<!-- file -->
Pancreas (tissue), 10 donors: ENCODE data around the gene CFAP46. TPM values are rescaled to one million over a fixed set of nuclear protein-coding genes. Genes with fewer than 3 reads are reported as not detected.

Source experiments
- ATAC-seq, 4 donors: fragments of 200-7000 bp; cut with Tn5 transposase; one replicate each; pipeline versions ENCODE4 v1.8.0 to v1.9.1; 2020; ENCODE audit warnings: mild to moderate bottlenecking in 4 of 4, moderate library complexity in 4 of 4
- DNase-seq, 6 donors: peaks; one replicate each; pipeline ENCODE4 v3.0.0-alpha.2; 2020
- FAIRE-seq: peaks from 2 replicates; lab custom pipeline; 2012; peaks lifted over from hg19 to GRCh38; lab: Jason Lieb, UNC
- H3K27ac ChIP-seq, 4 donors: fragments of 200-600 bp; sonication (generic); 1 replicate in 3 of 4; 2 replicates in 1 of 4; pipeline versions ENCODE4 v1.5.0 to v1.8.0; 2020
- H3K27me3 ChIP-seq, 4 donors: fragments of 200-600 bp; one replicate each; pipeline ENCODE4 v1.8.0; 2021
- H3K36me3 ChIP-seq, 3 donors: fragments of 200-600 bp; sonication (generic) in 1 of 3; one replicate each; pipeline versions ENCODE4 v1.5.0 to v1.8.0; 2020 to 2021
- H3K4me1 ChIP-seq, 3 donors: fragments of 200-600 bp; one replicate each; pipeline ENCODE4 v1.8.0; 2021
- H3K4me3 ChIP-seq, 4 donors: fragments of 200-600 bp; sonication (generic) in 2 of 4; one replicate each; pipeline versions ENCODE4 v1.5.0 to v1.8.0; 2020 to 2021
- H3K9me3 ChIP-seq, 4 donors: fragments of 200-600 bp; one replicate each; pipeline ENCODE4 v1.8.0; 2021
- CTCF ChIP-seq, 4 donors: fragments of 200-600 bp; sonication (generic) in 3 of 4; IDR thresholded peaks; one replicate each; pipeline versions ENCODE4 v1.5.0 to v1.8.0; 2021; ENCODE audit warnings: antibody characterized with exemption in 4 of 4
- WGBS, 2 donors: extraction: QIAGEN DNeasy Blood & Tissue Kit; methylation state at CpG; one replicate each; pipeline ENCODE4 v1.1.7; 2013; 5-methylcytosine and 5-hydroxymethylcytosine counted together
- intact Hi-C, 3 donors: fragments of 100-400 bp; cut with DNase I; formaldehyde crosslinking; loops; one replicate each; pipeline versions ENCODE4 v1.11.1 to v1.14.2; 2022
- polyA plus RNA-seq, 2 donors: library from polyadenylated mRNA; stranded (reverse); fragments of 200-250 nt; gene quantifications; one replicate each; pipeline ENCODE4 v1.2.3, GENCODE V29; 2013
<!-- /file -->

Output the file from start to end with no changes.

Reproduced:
Pancreas (tissue), 10 donors: ENCODE data around the gene CFAP46. TPM values are rescaled to one million over a fixed set of nuclear protein-coding genes. Genes with fewer than 3 reads are reported as not detected.

Source experiments
- ATAC-seq, 4 donors: fragments of 200-7000 bp; cut with Tn5 transposase; one replicate each; pipeline versions ENCODE4 v1.8.0 to v1.9.1; 2020; ENCODE audit warnings: mild to moderate bottlenecking in 4 of 4, moderate library complexity in 4 of 4
- DNase-seq, 6 donors: peaks; one replicate each; pipeline ENCODE4 v3.0.0-alpha.2; 2020
- FAIRE-seq: peaks from 2 replicates; lab custom pipeline; 2012; peaks lifted over from hg19 to GRCh38; lab: Jason Lieb, UNC
- H3K27ac ChIP-seq, 4 donors: fragments of 200-600 bp; sonication (generic); 1 replicate in 3 of 4; 2 replicates in 1 of 4; pipeline versions ENCODE4 v1.5.0 to v1.8.0; 2020
- H3K27me3 ChIP-seq, 4 donors: fragments of 200-600 bp; one replicate each; pipeline ENCODE4 v1.8.0; 2021
- H3K36me3 ChIP-seq, 3 donors: fragments of 200-600 bp; sonication (generic) in 1 of 3; one replicate each; pipeline versions ENCODE4 v1.5.0 to v1.8.0; 2020 to 2021
- H3K4me1 ChIP-seq, 3 donors: fragments of 200-600 bp; one replicate each; pipeline ENCODE4 v1.8.0; 2021
- H3K4me3 ChIP-seq, 4 donors: fragments of 200-600 bp; sonication (generic) in 2 of 4; one replicate each; pipeline versions ENCODE4 v1.5.0 to v1.8.0; 2020 to 2021
- H3K9me3 ChIP-seq, 4 donors: fragments of 200-600 bp; one replicate each; pipeline ENCODE4 v1.8.0; 2021
- CTCF ChIP-seq, 4 donors: fragments of 200-600 bp; sonication (generic) in 3 of 4; IDR thresholded peaks; one replicate each; pipeline versions ENCODE4 v1.5.0 to v1.8.0; 2021; ENCODE audit warnings: antibody characterized with exemption in 4 of 4
- WGBS, 2 donors: extraction: QIAGEN DNeasy Blood & Tissue Kit; methylation state at CpG; one replicate each; pipeline ENCODE4 v1.1.7; 2013; 5-methylcytosine and 5-hydroxymethylcytosine counted together
- intact Hi-C, 3 donors: fragments of 100-400 bp; cut with DNase I; formaldehyde crosslinking; loops; one replicate each; pipeline versions ENCODE4 v1.11.1 to v1.14.2; 2022
- polyA plus RNA-seq, 2 donors: library from polyadenylated mRNA; stranded (reverse); fragments of 200-250 nt; gene quantifications; one replicate each; pipeline ENCODE4 v1.2.3, GENCODE V29; 2013